One thing you MAY notice as you read my posts, is a general positive and warm leaning towards Italy and things Italian. YES. It’s true, I am an Italophile, BIG TIME. I love the country, people, lifestyle, food, weather, culture… a lot of things about it. I have a multitude of happy memories from my visits to Italy, especially Florence, whether for a college trip or in later years, business trips. I even had an Italian boyfriend or two, years ago (don’t worry, my American husband already knows). For a time, my dog Caffrey, who is no longer with us (he had 13 happy years), answered to all Italian commands: “Siedi!” (sit), and “Vieni” or “vieni qui” (come).
All of this explanation is to say that there will undoubtedly be an Italian skew to the volume of recipes posted on Urban Dreamer. Duck Ragu is one of those recipes.
Duck is actually not particularly prolific in the grocery stores in Los Angeles. I have spent many years living in the Midwest-ish part of the country (Cleveland) and also in the Northeast (Upstate NY, NJ, CT) and I can tell you it is a LOT easier to find duck in the grocery there and there is a lot less judgment affiliated with purchasing it as well (“awwww, you are cooking a cute sweet little duck? :(” – THIS from the cashier at the market. Really?). I happen to love duck and enjoy it prepared lots of different ways. In LA, I typically order it from the butcher at the grocery store and need to wait for it to arrive, or buy it from a commercial restaurant distributor in East LA… by the case (by the way, I get my cases of ducks, which is 6 frozen ducks, from Glen Rose meats, if you are interested). An Italian ‘ragu’ is a rich and satisfying tomato sauce that typically cooks for a long time on the stove and most old (and younger) Italian ladies I know serve it over fresh pasta… on a Sunday… with bottles of red wine. It’s one of those lovely things that take a few lazy hours in the vicinity of the kitchen to concoct, making it perfect for Sundays at home.
2 Tbsp olive oil
1/3 pound sliced bacon, chopped. (if you want to use turkey bacon, add another tablespoon of olive oil)
1 Tbsp Salt
½ tsp black pepper
1 medium to large yellow onion, chopped
4 medium carrots, trimmed and chopped
3-4 leeks, cleaned very well and chopped
6 cloves of garlic, peeled and crushed
2 large sprigs of Rosemary, leaves finely minced and stems discarded
A pinch of crushed red pepper
2 28-ounce cans whole peeled (San Marzano if you can get them) tomatoes
1 ½ cups red wine that you would drink
2 cups of water
½ cup tomato paste
1 pound of any pasta.. I like fresh pasta in a wider noodle best with this (like papperdelle, maltagliati or fettucine)
Gremolata topping: Mix ¾ cup toasted bread crumbs, zest of 2 lemons, 1 tsp kosher salt and 2/3 cup grated parmesan cheese together. Serve with the pasta and sauce. This topping should be kept separate until serving the dish, as it’s best when it’s a little crispy.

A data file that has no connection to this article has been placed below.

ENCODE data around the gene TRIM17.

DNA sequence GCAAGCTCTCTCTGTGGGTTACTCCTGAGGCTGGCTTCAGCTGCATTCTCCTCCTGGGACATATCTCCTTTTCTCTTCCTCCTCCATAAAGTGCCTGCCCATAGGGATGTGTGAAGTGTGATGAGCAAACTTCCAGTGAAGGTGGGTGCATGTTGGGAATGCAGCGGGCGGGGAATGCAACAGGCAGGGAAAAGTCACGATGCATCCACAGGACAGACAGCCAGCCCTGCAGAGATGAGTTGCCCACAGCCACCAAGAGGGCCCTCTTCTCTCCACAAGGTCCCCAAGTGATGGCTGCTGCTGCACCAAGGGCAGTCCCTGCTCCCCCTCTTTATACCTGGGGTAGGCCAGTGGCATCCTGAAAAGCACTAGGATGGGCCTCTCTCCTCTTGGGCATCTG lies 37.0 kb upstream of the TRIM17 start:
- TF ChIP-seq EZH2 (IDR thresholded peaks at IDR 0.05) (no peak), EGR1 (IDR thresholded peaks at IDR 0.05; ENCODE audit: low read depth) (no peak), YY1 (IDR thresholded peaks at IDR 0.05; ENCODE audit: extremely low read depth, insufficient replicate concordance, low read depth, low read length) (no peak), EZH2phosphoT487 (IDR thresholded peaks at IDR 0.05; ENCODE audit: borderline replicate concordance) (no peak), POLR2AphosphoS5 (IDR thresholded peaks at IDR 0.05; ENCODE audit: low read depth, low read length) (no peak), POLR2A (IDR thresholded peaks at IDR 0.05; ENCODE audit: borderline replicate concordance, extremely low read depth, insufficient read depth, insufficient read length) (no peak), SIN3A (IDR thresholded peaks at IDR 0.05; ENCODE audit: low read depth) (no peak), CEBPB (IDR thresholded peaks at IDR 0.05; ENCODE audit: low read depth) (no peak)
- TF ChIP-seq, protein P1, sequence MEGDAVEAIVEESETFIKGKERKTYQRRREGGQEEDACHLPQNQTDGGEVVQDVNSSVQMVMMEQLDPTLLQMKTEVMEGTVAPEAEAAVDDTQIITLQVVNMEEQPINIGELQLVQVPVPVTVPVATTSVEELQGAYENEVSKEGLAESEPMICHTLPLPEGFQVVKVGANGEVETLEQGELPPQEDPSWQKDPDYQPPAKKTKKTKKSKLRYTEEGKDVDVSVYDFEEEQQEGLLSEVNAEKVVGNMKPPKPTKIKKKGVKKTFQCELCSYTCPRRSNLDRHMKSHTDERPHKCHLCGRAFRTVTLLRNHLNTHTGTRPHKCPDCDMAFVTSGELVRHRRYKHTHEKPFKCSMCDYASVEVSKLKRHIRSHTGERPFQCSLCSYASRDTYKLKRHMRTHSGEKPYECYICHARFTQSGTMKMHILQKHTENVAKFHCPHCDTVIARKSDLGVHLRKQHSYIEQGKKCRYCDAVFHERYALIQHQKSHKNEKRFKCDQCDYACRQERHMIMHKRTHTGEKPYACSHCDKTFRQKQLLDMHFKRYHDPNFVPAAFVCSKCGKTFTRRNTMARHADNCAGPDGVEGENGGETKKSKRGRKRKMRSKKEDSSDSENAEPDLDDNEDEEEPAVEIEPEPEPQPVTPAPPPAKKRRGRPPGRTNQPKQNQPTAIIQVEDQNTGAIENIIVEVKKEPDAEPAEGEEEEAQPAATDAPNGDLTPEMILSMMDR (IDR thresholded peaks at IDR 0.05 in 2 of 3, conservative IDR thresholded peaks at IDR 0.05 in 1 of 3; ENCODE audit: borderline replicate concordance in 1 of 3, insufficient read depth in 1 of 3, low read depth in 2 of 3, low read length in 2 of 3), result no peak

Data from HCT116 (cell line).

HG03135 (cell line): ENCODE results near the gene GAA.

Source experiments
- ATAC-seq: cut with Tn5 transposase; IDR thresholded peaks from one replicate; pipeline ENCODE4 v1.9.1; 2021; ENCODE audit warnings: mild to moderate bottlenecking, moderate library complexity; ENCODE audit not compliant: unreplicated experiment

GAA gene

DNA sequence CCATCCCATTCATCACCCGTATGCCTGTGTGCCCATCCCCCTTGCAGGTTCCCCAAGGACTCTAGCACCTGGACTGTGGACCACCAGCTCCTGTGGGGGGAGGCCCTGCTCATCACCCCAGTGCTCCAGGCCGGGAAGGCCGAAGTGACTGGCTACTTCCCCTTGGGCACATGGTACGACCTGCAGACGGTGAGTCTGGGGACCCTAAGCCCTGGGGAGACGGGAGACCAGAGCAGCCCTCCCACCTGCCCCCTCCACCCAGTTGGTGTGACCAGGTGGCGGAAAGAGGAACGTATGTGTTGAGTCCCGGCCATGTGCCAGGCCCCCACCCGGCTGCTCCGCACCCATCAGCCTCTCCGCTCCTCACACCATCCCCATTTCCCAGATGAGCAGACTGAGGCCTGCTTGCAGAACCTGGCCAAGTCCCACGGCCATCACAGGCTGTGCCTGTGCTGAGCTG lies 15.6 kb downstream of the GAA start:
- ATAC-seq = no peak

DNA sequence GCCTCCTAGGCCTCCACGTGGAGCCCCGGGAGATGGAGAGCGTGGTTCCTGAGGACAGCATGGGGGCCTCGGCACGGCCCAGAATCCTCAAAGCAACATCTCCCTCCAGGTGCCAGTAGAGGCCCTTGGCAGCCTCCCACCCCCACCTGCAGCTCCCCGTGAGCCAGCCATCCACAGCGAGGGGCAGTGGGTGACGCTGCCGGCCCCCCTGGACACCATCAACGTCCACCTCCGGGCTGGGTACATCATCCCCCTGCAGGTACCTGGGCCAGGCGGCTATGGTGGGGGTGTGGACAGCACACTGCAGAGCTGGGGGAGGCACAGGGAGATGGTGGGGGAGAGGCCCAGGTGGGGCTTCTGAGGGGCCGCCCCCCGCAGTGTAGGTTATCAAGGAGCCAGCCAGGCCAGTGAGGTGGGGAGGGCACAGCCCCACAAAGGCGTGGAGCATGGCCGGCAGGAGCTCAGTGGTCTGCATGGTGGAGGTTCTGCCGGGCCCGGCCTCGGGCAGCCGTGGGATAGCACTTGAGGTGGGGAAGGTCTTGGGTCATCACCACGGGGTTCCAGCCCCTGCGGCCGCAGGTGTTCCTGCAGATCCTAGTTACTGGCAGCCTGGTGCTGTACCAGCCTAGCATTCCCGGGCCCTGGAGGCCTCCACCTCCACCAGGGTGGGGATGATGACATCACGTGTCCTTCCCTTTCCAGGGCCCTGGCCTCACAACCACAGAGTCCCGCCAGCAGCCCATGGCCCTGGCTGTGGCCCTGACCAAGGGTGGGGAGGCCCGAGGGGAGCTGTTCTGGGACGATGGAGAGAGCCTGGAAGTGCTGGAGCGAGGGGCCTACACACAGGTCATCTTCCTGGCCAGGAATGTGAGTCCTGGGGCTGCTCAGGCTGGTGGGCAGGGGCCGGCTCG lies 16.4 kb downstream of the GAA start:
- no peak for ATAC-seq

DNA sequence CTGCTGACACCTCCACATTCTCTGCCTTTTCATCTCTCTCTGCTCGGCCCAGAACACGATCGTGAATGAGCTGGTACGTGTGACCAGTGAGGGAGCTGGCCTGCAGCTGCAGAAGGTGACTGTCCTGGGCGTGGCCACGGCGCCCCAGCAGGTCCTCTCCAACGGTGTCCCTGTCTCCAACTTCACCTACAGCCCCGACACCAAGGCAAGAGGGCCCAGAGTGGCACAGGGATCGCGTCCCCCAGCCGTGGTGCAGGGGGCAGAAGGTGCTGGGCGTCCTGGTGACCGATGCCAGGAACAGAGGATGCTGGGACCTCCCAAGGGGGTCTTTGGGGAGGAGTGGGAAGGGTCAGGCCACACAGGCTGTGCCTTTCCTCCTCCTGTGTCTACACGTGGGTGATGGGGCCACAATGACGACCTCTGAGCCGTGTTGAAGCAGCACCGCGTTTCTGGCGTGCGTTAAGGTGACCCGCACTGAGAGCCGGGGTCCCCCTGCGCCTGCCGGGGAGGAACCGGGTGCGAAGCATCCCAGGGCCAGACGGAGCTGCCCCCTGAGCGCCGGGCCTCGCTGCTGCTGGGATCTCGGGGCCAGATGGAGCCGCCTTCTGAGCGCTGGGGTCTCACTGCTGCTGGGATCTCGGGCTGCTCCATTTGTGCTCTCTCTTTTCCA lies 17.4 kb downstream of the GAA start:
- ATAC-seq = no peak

Preheat oven to 350. Make sure your duck is thawed in the fridge before you start. They are most prevalent in the freezer section of the grocery store, and like those bog frozen turkeys at thanksgiving, they need a day or more in the refrigerator to thaw. Trim the extra neck skin off the duck and remove the giblets if there are any. I save these items along with the duck carcass in a zipper bag in the freezer, and use several bags to make stock (usually some sort of chicken-duck stock). Rub the entire duck with about a tablespoon of the olive oil and then generously salt and pepper the whole thing, inside and out. Roast it in a roasting pan with a wire rack in it (spray with cooking spray to help avoid sticking during the cooking process) for a total of 2 ½ hours, flipping it over from its back to the breast every 30 minutes. Start and end with the breast up.
When it is done cooking, there will be some GLORIOUS duck fat in the bottom of the roasting dish.
Duck fat happens to be EXPENSIVE and an amazing tool for making things like oven baked French fries, roasted sweet potatoes or duck or vegetable confit. I recommend straining it and saving it in a jar in the refrigerator for a future use.
While the duck cooks, heat the remaining tablespoon of olive oil in a large Dutch oven on medium high heat and add the bacon. Cook until it is a little crispy, and then add the onions, carrots, leeks, garlic, rosemary and crushed red pepper (feel free to add up to half a teaspoon for a little more bite). Turn the stove to low and cook, stirring occasionally, until the vegetables are soft. This takes 15-20 minutes. Add the canned tomatoes and their juice. Pour the wine and water in the empty tomato cans and pour back and forth to get all the tomato goodness out and pour that into the pot too. Add 1 tablespoon salt and ½ teaspoon pepper and bring to a boil over medium high heat, then immediately turn to low and let simmer for an hour. Stir it occasionally while it is cooking, and you can break up the whole tomatoes as it cooks with a wooden spoon or a potato masher.
When the duck is cool enough to handle, remove and chop the meat . The skin and carcass can be discarded or set aside with the giblets to make stock another time. If you do keep the carcass and skin and giblets, I find it best to store them in a zipper bag in the freezer. Mix the duck meat into the ragu with the tomato paste and cook on low heat for 1 ½ hours (or up to 3), and add a little more water if it gets too thick. Check it for seasoning, and add more salt and pepper if needed.
Serve over cooked pasta with a sprinkling of gremolata topping. Enjoy!